Introduction Top


Low back pain (LBP) is a common musculoskeletal disorder that affects muscles and bones of the back among all age groups globally.[1],[2],[3] In Saudi Arabia, the prevalence ranges from 53.2% to 79.17%.[4],[5] LBP is reported at a high rate among medical students[6],[7] due to time-consuming curricula that lead to a sedentary lifestyle.[8]

Multiple studies have reported a high prevalence of LBP among medical students. A study at Weill Cornell Medical College found that the overall prevalence of LBP was 47%.[9] Another study at the Faculty of Medicine in Belgrade showed a lifetime prevalence of LBP of 75.8% in medical students, with a 12-month prevalence of 59.5%.[10] A study carried out at Malaysian Medical College found that the prevalence of LBP in the past year was 46.1%, exceeding the prevalence of neck and shoulder pain (41.8% and 22.8%, respectively).[11] Another study among Chinese medical students found that the lower back was the most commonly affected area in the previous year (40.1%).[12]

In Saudi Arabia, a study conducted at university hospitals in central Saudi Arabia found that the 12-month prevalence of LBP was 67%.[13] Another study at Umm Al-Qura University in Makkah showed a high prevalence of LBP during the past week and the past year (50.1% and 45.3%, respectively).[14] A study conducted among male students at Taif University found that 35.5% of medical students suffered from LBP.[6]

Many previous studies have defined risk factors associated with LBP in adults, including age, gender, obesity, sitting for a long time while using the computer, exercise, daily number of study hours, history of back problems, family history of back pain, and smoking.[15],[16],[17],[18] The goal of this study was to assess the prevalence and associated risk factors of LBP in medical students and to determine the subsequent impact on their lifestyle.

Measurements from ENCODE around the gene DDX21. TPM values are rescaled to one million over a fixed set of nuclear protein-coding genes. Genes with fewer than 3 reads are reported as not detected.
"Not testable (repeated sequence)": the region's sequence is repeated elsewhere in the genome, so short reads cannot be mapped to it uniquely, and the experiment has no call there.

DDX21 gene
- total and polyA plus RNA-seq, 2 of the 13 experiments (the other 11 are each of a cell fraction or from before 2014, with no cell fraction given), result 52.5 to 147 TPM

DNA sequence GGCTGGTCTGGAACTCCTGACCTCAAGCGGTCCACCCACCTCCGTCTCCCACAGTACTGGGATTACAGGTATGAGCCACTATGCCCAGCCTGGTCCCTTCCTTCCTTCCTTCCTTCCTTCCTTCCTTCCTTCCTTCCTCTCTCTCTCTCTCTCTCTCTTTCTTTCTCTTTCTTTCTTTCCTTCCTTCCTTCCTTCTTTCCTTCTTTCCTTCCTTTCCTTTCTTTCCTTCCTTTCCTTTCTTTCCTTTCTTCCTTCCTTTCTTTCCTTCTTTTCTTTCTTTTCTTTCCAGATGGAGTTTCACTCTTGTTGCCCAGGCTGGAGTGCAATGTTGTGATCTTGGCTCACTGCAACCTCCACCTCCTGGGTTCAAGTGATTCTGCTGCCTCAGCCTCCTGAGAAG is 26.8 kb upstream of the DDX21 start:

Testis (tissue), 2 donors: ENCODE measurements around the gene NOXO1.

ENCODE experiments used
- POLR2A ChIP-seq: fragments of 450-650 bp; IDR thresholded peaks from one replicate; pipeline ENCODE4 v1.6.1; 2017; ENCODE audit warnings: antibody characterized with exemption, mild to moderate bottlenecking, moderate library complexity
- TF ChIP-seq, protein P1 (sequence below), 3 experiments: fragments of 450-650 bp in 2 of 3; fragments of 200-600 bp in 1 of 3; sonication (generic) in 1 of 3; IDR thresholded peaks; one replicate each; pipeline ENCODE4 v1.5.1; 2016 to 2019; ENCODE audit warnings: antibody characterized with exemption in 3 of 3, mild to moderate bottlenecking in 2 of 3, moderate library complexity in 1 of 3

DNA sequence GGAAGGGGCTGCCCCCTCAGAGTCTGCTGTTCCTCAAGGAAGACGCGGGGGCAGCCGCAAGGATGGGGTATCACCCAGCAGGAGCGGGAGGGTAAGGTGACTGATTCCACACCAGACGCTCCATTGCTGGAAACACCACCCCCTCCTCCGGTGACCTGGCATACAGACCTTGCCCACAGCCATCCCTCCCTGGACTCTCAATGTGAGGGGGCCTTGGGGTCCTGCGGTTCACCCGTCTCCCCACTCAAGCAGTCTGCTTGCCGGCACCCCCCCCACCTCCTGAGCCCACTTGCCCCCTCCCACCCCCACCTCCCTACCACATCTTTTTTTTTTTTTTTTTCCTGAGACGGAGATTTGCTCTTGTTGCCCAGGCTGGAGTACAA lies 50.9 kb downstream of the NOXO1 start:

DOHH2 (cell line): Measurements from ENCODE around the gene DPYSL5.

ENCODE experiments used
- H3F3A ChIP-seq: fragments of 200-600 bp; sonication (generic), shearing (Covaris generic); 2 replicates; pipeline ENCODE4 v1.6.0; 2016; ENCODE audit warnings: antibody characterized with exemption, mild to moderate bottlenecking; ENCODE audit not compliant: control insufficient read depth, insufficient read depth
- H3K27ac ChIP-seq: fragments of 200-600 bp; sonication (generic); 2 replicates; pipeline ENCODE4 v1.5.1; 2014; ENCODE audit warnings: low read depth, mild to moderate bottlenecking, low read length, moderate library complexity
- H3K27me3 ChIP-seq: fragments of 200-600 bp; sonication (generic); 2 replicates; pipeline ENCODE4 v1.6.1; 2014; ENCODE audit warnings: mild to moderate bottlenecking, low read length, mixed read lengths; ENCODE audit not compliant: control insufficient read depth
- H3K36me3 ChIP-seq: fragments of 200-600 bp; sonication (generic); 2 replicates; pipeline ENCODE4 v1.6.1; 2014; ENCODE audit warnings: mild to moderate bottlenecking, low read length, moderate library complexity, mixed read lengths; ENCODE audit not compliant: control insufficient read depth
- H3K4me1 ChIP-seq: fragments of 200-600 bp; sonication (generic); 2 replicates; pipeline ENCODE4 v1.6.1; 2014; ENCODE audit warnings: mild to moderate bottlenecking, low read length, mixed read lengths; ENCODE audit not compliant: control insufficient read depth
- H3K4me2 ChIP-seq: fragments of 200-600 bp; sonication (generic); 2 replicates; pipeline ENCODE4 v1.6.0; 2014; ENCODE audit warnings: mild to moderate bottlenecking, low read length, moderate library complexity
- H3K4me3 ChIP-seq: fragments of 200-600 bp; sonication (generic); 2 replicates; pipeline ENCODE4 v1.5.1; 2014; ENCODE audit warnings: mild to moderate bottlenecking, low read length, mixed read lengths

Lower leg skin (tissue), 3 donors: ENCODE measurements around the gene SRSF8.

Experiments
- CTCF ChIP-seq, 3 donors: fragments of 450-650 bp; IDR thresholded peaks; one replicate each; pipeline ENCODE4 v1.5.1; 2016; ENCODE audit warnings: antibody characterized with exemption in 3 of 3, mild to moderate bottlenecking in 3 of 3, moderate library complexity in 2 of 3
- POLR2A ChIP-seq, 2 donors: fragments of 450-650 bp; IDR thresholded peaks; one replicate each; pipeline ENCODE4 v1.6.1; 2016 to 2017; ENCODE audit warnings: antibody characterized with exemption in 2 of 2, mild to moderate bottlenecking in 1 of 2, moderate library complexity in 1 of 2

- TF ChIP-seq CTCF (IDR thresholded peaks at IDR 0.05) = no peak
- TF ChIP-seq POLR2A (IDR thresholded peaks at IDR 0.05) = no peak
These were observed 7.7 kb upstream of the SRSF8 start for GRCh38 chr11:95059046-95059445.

Materials and Methods Top


The study proposal was approved by the institutional board review at King Saud University (E-19-4307). This cross-sectional study was conducted among medical students (2021) enrolled at the Colleges of Medicine at King Saud University, King Abdulaziz University, Umm Al-Qura University, and Imam Abdulrahman Bin Faisal University (all located in Saudi Arabia) during the period from October to November 2019. This study used an online self-administered questionnaire in the English language. An online questionnaire was formulated based on study objectives and available questionnaires used in previous studies with similar objectives.[7],[10],[11],[13] The questionnaire included 20 questions and collected information on demographic characteristics (age, gender, height, weight, and academic year), risk factors (smoking, history of back trauma, family history of back pain, exercise, and coffee drinking), average hours of computer use, average hours of study at home, backpack use, prevalence of LBP (lifetime, past 12 months, and past 7 days), and the impact of pain on daily functioning (sleeping and walking). These items were included based on a literature review and the rate of consultation due to LBP. The online survey was designed using Google Forms (Google LLC, Mountain View, CA, USA) and distributed through WhatsApp groups (WhatsApp Inc., Menlo Park, CA, USA) to each year (from 1st to 5th year) of male and female medical students. The primary inclusion criterion was that participants must have been a male or female medical student at the College of Medicine at King Saud University, King Abdulaziz University, Umm Al-Qura University, or Imam Abdulrahman Bin Faisal University. The exclusion criteria were the following: (1) not a medical student, (2) a former medical student of the aforementioned universities, and (3) an established diagnosis of spine pathology. Informed consent was provided to indicate the purpose of the study and to affirm the right of the participant to withdraw at any time without any obligation toward the study team. We assured the anonymity of each participant and the confidentiality of the collected information. The obtained data were only used for the current study.